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  • Kind, T., Wohlgemuth, G., Lee, D.Y., Lu, Y., Palazoglu, M., Shahbaz, S. & Fiehn, O. 2009 FiehnLib: Mass spectral and retention index libraries for metabolomics based on quadrupole and time-of-flight gas chromatography/mass spectrometry Anal. Chem. 81 10038 10048 doi: 10.1021/ac9019522

    • Search Google Scholar
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  • Kume, A. 2017 Importance of the green color, absorption gradient, and spectral absorption of chloroplasts for the radiative energy balance of leaves J. Plant Res. 130 501 514 doi: 10.1007/s10265-017-0910-z

    • Search Google Scholar
    • Export Citation
  • Michailidis, M., Karagiannis, E., Tanou, G., Karamanoli, K., Lazaridou, A., Matsi, T. & Molassiotis, A. 2017 Metabolomic and physico-chemical approach unravel dynamic regulation of calcium in sweet cherry fruit physiology Plant Physiol. Biochem. 116 68 79 doi: 10.1016/j.plaphy.2017.05.005

    • Search Google Scholar
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  • Moradi, P., Ford-Lloyd, B. & Pritchard, J. 2017 Metabolomic approach reveals the biochemical mechanisms underlying drought stress tolerance in thyme Anal. Biochem. 527 49 62 doi: 10.1016/j.ab.2017.02.006

    • Search Google Scholar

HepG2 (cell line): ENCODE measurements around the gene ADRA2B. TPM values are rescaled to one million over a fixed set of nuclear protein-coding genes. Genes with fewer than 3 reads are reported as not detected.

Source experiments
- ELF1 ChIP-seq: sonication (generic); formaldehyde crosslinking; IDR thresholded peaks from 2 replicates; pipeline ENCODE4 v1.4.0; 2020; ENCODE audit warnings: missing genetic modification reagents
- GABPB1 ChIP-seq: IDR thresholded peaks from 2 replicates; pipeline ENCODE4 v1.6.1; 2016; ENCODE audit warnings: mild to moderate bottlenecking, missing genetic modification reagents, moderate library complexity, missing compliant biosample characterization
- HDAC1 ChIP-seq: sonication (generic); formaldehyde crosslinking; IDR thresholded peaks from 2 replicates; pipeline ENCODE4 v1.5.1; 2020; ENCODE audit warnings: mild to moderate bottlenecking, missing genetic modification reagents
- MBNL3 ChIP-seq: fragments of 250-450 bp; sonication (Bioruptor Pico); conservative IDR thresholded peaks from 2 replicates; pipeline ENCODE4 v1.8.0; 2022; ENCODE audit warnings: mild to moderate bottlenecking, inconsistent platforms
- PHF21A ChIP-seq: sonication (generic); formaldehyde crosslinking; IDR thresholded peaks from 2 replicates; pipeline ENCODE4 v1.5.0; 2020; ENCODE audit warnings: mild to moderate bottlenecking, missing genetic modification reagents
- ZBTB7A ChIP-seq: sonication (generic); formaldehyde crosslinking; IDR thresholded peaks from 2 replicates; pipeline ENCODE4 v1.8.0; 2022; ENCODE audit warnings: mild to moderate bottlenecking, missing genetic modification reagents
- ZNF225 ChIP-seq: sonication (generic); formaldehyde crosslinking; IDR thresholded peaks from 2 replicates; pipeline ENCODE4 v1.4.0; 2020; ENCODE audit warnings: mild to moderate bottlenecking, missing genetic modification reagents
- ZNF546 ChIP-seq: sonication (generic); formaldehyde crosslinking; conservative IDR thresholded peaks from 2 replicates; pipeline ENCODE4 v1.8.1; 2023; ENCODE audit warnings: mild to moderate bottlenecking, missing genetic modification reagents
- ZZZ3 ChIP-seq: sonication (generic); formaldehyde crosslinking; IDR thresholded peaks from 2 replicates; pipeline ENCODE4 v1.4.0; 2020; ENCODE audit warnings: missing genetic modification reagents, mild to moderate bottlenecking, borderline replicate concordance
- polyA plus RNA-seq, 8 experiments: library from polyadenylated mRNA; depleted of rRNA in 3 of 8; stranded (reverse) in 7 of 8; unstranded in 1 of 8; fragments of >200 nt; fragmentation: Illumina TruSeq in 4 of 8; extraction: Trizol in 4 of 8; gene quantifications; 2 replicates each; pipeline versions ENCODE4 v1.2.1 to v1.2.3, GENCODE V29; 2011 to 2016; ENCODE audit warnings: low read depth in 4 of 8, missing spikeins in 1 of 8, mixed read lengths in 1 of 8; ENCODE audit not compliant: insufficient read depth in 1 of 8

• Export Citation
  • Osorio, S., Alba, R., Nikoloski, Z., Kochevenko, A., Fernie, A.R. & Giovannoni, J.J. 2012 Integrative comparative analyses of transcript and metabolite profiles from pepper and tomato ripening and development stages uncovers species-specific patterns of network regulatory behavior Plant Physiol. 159 1713 1729 doi: 10.1104/pp.112.199711

    • Search Google Scholar
    • Export Citation
  • Pedrós, R., Moya, I., Goulas, Y. & Jacquemoud, S. 2008 Chlorophyll fluorescence emission spectrum inside a leaf Photochem. Photobiol. Sci. 7 498 502 doi: 10.1039/B719506K

    • Search Google Scholar
    • Export Citation
  • Richins, R. D., Kilcrease, J., Rodriguez-Uribe, L. & O’Connell, M.A. 2014 Carotenoid extraction and quantification from Capsicum annuum Bio Protoc. 4 e1256

    • Search Google Scholar
    • Export Citation
  • Smith, R., Mullen, B. & Hertz, T. 1995 Epidemiology and control of pepper stip. California Pepper Comm., Dinuba, CA (abstr.)

  • Villalon, B. 1975 Black spot: A non-parasitic disease of bell pepper fruit in the lower Rio Grande Valley of Texas Plant Dis. Rep. 59 926 927

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Contributor Notes

Funding for this research was provided by the New Mexico Chile Association. Additional salaries and research support were provided by state and federal funds appropriated to the New Mexico Agricultural Experiment Station.